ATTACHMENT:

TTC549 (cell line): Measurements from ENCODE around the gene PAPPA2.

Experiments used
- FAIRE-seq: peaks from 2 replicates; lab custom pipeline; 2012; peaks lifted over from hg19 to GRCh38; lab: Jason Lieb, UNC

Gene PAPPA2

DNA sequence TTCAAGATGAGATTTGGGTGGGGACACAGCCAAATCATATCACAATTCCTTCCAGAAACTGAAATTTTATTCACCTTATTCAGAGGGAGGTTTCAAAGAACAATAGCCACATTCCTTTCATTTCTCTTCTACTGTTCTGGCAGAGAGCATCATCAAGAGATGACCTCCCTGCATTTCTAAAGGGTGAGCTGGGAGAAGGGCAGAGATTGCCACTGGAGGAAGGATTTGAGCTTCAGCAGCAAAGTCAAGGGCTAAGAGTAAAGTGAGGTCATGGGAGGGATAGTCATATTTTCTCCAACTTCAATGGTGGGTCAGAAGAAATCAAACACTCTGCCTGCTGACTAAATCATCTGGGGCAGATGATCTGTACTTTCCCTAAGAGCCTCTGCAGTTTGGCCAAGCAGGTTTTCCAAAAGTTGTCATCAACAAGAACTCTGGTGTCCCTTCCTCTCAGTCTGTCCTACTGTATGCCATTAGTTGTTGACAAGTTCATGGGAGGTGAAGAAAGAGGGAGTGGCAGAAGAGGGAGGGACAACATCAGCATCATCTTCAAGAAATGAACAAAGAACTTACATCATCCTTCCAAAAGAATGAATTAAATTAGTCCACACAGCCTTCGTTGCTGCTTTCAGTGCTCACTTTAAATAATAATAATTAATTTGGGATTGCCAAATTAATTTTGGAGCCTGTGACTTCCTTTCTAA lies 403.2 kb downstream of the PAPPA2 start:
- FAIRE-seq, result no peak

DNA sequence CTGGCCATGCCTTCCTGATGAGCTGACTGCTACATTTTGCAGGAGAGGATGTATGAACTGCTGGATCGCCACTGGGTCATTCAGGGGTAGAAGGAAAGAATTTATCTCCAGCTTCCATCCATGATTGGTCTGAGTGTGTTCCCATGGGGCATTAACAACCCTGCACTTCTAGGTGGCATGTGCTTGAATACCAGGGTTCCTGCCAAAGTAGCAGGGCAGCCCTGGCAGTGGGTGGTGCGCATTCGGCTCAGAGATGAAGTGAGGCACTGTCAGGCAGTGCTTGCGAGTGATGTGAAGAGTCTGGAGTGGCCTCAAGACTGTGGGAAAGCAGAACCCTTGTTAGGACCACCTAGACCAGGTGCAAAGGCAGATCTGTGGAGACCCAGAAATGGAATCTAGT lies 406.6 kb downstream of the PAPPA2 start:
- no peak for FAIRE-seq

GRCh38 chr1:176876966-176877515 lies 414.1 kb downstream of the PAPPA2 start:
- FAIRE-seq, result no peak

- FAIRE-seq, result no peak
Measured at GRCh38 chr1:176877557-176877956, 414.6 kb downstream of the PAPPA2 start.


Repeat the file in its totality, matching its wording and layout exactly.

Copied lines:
TTC549 (cell line): Measurements from ENCODE around the gene PAPPA2.

Experiments used
- FAIRE-seq: peaks from 2 replicates; lab custom pipeline; 2012; peaks lifted over from hg19 to GRCh38; lab: Jason Lieb, UNC

Gene PAPPA2

DNA sequence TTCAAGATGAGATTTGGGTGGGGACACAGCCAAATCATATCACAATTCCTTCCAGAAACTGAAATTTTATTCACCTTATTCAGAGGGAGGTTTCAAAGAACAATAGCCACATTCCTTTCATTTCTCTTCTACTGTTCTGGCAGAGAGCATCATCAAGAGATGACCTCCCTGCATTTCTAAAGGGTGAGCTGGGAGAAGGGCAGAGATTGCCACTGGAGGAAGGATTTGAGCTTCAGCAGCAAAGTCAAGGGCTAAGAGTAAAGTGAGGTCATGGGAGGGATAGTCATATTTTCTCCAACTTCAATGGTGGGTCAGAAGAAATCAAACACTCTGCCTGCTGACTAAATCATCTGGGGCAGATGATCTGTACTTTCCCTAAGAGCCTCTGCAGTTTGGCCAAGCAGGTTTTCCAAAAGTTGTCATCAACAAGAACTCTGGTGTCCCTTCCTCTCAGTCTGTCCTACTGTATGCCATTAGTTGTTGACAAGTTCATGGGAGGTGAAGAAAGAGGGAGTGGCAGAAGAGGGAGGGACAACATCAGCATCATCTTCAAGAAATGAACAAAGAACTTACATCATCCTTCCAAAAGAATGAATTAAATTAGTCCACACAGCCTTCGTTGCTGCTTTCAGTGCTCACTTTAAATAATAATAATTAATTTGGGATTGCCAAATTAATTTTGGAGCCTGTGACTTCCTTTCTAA lies 403.2 kb downstream of the PAPPA2 start:
- FAIRE-seq, result no peak

DNA sequence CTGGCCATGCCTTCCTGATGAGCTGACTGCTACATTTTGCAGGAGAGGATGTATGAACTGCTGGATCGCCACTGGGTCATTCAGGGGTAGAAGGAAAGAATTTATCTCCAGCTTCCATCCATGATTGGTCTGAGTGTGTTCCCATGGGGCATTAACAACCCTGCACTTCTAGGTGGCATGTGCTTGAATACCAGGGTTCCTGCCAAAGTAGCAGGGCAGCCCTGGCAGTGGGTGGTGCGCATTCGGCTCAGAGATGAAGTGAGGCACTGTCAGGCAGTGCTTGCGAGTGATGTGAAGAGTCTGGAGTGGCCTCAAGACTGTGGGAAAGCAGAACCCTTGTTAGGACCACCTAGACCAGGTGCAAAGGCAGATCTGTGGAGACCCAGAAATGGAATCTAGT lies 406.6 kb downstream of the PAPPA2 start:
- no peak for FAIRE-seq

GRCh38 chr1:176876966-176877515 lies 414.1 kb downstream of the PAPPA2 start:
- FAIRE-seq, result no peak

- FAIRE-seq, result no peak
Measured at GRCh38 chr1:176877557-176877956, 414.6 kb downstream of the PAPPA2 start.